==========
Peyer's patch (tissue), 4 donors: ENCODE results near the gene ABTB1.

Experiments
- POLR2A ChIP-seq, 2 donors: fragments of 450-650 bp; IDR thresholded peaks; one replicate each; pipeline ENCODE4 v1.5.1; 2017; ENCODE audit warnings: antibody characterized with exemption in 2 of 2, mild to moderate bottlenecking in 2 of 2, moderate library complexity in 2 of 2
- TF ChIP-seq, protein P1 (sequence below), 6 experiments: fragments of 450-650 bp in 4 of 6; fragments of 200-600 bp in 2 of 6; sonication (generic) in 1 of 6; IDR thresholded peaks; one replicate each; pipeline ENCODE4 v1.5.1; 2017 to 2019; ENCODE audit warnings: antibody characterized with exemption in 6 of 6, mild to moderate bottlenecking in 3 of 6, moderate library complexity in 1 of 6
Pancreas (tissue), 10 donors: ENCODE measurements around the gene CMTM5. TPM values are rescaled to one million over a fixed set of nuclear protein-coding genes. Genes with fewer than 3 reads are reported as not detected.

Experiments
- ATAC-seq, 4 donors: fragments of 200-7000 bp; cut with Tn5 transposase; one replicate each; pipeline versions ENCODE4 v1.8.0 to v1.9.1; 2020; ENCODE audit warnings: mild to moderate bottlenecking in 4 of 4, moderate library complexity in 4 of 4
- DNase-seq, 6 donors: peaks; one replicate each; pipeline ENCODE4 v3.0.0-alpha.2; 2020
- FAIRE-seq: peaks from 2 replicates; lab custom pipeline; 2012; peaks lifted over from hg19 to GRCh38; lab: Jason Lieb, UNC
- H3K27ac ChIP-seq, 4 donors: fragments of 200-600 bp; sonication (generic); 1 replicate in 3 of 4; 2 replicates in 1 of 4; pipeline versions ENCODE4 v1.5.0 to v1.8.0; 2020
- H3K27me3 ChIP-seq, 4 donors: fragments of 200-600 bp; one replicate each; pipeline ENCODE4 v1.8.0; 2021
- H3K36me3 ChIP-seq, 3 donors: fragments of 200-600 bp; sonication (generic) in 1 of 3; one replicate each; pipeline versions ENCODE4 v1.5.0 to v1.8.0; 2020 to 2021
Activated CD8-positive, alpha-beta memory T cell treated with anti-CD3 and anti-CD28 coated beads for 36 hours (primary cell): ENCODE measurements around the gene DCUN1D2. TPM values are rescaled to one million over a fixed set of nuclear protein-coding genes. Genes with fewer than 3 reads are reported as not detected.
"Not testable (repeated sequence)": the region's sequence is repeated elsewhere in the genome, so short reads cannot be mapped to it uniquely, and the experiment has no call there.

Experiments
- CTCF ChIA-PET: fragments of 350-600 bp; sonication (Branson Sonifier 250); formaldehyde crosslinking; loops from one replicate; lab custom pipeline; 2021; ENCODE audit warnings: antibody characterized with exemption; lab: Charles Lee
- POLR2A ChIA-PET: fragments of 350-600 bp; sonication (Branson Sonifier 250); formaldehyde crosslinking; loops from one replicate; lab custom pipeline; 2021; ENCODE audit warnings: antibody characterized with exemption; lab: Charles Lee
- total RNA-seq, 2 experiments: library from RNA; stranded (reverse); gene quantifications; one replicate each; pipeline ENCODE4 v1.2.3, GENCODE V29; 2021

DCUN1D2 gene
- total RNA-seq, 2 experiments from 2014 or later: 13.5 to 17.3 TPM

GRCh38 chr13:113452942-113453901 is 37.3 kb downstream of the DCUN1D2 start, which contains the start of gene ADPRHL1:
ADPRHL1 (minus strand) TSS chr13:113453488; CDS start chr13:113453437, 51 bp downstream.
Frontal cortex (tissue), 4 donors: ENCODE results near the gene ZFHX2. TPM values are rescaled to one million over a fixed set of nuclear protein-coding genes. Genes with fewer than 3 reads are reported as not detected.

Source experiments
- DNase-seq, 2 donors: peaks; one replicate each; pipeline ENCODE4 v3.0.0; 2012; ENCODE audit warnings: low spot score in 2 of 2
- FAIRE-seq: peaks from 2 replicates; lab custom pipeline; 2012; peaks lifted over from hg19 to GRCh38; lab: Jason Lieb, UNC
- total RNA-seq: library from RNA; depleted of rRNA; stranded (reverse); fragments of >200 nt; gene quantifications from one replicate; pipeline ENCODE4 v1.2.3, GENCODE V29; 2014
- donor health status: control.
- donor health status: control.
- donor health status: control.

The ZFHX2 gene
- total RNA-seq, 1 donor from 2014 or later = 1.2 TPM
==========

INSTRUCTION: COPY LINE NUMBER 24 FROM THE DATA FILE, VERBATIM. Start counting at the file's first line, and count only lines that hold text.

Source experiments